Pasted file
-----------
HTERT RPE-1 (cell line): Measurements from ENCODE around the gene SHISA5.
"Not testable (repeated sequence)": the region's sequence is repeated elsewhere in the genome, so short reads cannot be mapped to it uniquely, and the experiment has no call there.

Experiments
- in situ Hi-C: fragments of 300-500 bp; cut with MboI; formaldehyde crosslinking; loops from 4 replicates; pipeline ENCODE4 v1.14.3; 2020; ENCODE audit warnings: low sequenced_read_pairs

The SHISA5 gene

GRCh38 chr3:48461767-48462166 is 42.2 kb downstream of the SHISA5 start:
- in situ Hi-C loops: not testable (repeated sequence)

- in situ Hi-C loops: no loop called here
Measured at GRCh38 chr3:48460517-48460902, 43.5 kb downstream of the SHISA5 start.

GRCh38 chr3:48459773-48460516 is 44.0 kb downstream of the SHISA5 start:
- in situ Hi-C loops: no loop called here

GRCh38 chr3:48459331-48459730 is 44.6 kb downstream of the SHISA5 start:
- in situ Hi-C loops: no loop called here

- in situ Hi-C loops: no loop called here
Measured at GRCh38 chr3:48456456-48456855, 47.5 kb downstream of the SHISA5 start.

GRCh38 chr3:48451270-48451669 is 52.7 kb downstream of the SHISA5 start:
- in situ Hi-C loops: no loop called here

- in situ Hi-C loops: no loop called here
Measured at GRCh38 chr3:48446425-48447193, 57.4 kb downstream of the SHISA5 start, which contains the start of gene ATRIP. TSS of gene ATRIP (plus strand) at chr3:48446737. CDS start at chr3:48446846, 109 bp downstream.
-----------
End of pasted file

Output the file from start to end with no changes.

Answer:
HTERT RPE-1 (cell line): Measurements from ENCODE around the gene SHISA5.
"Not testable (repeated sequence)": the region's sequence is repeated elsewhere in the genome, so short reads cannot be mapped to it uniquely, and the experiment has no call there.

Experiments
- in situ Hi-C: fragments of 300-500 bp; cut with MboI; formaldehyde crosslinking; loops from 4 replicates; pipeline ENCODE4 v1.14.3; 2020; ENCODE audit warnings: low sequenced_read_pairs

The SHISA5 gene

GRCh38 chr3:48461767-48462166 is 42.2 kb downstream of the SHISA5 start:
- in situ Hi-C loops: not testable (repeated sequence)

- in situ Hi-C loops: no loop called here
Measured at GRCh38 chr3:48460517-48460902, 43.5 kb downstream of the SHISA5 start.

GRCh38 chr3:48459773-48460516 is 44.0 kb downstream of the SHISA5 start:
- in situ Hi-C loops: no loop called here

GRCh38 chr3:48459331-48459730 is 44.6 kb downstream of the SHISA5 start:
- in situ Hi-C loops: no loop called here

- in situ Hi-C loops: no loop called here
Measured at GRCh38 chr3:48456456-48456855, 47.5 kb downstream of the SHISA5 start.

GRCh38 chr3:48451270-48451669 is 52.7 kb downstream of the SHISA5 start:
- in situ Hi-C loops: no loop called here

- in situ Hi-C loops: no loop called here
Measured at GRCh38 chr3:48446425-48447193, 57.4 kb downstream of the SHISA5 start, which contains the start of gene ATRIP. TSS of gene ATRIP (plus strand) at chr3:48446737. CDS start at chr3:48446846, 109 bp downstream.